‘If you feel lonely up in the sky’: John Habgood remembered

07 March 2019

Stewart Kendall/Sportsphoto

Lord Habgood, photographed in 1990

Lord Habgood, photographed in 1990

LORD HABGOOD, the former Archbishop of York who died on Wednesday, aged 91, was converted from a teenage atheism by the Christian Union at Cambridge.

His childhood faith, however, is described in an obituary that will appear in the Church Times next week.

In 1935, at the age of eight, he wrote the following letter to God:

Dear God

If you feel lonely up in the sky would you like to come down and stay with us, you could sleep in the spier-room [sic], and you could bathe with us, and I think you would enjoy yourself.

Love from John

In adult life, Archbishop Habgood’s intellectual approach to faith (he held a science doctorate) could make him seem austere; but many attested to his kindness, humility, and unassuming wit.

Dr John Habgood was ordained in 1954, serving as a curate at St Mary Abbots with Christ Church, Kensington, before becoming Vice-Principal of Westcott House Theological College, Cambridge, and then Rector of Jedburgh. He was Principal of The Queen’s College, Birmingham, until 1973, when he was made Bishop of Durham.

He served there for ten years, until 1983, when he became Archbishop of York, a position he held until 1995.

In 1990, he was passed over when a successor to Robert Runcie was being sought for Canterbury. Archbishop Habgood considered himself to be too old, but was content for his name to go forward. It was rumoured that the Prime Minister at the time, Margaret Thatcher, disliked him, though the confidentiality of the process has prevented any concrete news emerging of what took place. In the end, George Carey was appointed Archbishop of Canterbury, and Archbishop Habgood stayed at York.

Following his retirement as Archbishop of York, he was made a life peer in 1995, sitting in the House of Lords until 2011.

Speaking on Thursday, the present Archbishop of York, Dr Sentamu, described his “towering presence, physical, intellectual, and spiritual. . .

“As a hugely distinguished scientist, theologian and philosopher, Archbishop Habgood’s faith in Christ gave him a particular perspective and a persuasive witness both to Church and nation for his time.

“His many books simplified big and complex questions, revealing an incredibly perceptive intellect. I’m very glad to have confirmed his grandchildren, and dedicated a room in his honour at Bishopthorpe Palace.”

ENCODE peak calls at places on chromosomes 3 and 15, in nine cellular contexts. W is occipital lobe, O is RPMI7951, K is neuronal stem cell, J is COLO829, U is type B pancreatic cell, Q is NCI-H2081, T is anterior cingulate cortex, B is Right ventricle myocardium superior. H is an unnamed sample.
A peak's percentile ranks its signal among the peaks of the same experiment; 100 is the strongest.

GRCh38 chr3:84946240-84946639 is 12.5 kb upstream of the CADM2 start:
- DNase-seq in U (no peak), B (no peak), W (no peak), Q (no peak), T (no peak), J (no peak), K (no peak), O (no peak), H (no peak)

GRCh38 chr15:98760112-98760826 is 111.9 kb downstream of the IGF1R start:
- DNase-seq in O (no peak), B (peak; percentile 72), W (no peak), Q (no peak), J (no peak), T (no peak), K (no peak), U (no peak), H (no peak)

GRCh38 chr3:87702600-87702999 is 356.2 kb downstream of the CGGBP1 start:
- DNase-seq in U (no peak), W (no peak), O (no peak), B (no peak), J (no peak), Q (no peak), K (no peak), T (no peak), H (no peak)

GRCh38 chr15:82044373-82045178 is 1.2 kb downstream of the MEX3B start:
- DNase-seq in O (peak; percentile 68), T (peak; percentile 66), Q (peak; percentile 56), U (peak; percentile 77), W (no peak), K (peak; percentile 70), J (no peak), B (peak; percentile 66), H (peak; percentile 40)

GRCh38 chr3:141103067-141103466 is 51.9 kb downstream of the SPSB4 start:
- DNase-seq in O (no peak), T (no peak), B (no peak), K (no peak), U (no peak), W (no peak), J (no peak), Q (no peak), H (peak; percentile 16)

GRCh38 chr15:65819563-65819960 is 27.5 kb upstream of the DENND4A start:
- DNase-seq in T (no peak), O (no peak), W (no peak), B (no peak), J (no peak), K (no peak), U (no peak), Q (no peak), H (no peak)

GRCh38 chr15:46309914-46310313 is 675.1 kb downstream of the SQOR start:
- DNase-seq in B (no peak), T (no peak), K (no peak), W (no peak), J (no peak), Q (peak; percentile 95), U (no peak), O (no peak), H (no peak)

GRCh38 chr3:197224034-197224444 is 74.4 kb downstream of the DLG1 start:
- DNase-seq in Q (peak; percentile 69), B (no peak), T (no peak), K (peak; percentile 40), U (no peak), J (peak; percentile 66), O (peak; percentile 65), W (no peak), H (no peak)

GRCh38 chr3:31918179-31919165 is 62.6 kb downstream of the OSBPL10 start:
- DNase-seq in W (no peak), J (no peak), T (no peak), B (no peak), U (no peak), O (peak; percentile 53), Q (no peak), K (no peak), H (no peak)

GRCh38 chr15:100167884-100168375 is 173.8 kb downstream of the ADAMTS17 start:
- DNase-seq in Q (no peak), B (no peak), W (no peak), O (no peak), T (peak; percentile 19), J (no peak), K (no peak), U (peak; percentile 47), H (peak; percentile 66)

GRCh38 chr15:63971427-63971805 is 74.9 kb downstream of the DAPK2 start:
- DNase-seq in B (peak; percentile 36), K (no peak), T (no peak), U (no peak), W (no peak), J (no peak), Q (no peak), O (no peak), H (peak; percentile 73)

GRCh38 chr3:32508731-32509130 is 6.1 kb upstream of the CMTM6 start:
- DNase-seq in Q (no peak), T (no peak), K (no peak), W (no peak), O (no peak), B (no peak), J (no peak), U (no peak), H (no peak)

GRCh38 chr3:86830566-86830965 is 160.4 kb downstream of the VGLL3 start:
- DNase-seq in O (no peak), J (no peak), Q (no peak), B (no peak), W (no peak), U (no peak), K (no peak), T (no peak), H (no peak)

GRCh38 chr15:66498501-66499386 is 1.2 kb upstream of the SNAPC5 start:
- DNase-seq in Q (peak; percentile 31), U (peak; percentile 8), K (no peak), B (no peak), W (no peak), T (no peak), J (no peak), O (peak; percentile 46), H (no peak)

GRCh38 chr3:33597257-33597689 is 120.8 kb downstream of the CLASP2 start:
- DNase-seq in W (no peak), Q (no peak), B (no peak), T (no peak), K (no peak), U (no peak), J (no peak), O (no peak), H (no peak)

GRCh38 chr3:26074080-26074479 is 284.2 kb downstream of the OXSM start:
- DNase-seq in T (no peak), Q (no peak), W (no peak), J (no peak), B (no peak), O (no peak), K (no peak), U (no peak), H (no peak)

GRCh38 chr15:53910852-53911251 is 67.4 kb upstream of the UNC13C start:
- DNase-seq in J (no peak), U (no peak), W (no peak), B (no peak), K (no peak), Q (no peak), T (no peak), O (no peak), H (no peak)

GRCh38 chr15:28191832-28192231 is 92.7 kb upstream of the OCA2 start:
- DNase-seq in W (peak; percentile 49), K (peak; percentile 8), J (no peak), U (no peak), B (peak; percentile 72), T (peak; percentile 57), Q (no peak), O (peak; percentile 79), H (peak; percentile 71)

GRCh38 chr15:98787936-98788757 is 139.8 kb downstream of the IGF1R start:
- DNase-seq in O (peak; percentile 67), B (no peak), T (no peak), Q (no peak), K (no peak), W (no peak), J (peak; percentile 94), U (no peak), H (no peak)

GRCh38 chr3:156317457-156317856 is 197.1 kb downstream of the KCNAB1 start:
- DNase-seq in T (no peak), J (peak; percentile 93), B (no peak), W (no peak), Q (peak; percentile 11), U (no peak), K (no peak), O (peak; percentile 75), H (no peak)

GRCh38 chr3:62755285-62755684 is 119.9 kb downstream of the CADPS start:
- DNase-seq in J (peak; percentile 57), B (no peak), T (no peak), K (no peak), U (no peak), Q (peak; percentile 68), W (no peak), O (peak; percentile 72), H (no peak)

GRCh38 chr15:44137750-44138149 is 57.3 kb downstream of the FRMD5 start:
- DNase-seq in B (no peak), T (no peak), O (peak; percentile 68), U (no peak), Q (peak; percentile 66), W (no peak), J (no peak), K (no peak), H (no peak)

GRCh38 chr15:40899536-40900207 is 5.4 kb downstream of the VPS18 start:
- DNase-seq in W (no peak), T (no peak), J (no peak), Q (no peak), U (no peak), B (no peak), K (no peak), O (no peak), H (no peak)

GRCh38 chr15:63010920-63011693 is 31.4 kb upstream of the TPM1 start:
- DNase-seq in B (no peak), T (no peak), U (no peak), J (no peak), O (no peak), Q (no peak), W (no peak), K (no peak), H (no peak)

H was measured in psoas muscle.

In 1987, the Church Times published extracts from Living with Paradox: John Habgood, Archbishop of York by John S Peart-Binns (Darton, Longman and Todd).

In the first extract, Peart-Binns writes: “In an age when stridency and confrontation are predominating tendencies, words such as ‘compromise’ and ‘reconciliation’ are regarded as the paper weapons of a weak, defeatist and ineffectual army. Reconciliation is important to Habgood. Contrary to the laws of physics, the greater the friction between people, the colder they become. The reconciler draws the sting of friction into himself.

“It is not a comfortable position. Habgood says: ‘The reconciler must do more than say reconciling words. It is frequently claimed, as an excuse for causing suffering, that in a battle somebody must get hurt. The reconciler accepts that the person who suffers may be himself.’

It was this willingness that made Dr Habgood, a firm supporter of women’s ordination, architect of the deal that allowed women to be ordained as priests while preserving the integrity of traditionalists, a condition that had been laid down by concerned parliamentarians. Thanks largely to his efforts, the ordination of women as priests was introduced without the mass exodus that had been threatened.

The second extract describes Habgood’s conversion at Cambridge.

 

From the archive:

A ‘Passionate Moderate’: Archbishop of York as reconciler and radical (24 April 1987)

From darkness to light: Future archbishop converted through a Cambridge mission (1 May, 1987) 

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